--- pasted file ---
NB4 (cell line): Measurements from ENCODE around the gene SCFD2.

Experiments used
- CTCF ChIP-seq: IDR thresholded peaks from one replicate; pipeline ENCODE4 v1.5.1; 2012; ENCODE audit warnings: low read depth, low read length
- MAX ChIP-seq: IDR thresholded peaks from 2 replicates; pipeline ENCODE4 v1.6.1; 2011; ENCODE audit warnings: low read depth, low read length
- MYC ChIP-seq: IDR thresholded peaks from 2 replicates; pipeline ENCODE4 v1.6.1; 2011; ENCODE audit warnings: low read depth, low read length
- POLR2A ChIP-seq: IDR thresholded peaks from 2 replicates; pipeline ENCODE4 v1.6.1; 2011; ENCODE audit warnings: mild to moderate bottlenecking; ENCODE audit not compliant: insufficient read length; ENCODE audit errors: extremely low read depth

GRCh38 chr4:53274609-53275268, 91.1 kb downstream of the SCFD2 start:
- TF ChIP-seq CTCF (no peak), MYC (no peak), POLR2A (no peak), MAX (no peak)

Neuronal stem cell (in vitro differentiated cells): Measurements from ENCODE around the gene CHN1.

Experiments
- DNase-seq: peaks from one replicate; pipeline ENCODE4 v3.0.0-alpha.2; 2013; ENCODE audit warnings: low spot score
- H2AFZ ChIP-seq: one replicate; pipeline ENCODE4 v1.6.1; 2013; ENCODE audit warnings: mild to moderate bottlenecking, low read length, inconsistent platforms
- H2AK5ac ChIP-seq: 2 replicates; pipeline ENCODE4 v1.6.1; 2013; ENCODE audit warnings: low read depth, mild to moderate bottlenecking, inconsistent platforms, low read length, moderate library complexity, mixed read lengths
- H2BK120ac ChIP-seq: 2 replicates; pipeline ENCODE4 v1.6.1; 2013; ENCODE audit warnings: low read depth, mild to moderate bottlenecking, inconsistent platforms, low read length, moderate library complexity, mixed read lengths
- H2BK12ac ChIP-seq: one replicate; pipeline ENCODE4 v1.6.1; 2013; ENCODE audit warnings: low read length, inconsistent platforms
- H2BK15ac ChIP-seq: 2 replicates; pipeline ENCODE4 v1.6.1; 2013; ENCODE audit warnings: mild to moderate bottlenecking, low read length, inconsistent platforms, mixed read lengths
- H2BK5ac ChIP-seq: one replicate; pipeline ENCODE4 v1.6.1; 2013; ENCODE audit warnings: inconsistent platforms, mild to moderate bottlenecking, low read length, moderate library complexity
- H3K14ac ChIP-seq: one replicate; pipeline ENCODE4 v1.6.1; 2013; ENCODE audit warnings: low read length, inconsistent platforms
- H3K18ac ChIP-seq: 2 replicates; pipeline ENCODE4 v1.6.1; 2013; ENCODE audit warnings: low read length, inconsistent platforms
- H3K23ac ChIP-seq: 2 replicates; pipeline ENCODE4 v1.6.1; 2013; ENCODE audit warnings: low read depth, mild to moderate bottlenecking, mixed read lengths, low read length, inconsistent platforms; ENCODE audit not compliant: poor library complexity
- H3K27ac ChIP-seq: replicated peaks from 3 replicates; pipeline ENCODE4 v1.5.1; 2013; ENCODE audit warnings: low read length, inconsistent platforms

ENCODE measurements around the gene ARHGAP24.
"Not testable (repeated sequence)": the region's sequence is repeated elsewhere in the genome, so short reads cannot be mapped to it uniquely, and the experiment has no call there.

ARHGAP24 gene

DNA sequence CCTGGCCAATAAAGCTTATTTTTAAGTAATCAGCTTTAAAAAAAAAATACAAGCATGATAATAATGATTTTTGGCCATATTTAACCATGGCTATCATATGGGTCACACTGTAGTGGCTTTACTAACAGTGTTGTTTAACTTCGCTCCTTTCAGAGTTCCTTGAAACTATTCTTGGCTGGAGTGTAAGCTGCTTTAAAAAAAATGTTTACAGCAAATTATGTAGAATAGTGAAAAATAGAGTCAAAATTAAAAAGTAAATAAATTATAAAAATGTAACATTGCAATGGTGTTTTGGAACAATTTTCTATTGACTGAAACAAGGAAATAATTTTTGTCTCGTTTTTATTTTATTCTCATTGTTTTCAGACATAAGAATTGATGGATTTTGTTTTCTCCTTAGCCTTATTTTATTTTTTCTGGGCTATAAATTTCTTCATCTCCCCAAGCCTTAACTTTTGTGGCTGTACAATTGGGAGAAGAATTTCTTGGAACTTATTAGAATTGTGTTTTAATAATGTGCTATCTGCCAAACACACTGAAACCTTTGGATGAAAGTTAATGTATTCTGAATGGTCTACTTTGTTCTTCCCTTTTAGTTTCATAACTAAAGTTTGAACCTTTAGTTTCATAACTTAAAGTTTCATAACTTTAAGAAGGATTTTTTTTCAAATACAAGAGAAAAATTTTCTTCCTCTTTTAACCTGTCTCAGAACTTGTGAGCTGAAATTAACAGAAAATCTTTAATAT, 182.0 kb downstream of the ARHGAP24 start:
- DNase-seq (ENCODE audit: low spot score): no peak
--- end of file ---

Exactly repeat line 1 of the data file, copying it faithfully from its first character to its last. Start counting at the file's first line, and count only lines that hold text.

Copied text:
NB4 (cell line): Measurements from ENCODE around the gene SCFD2.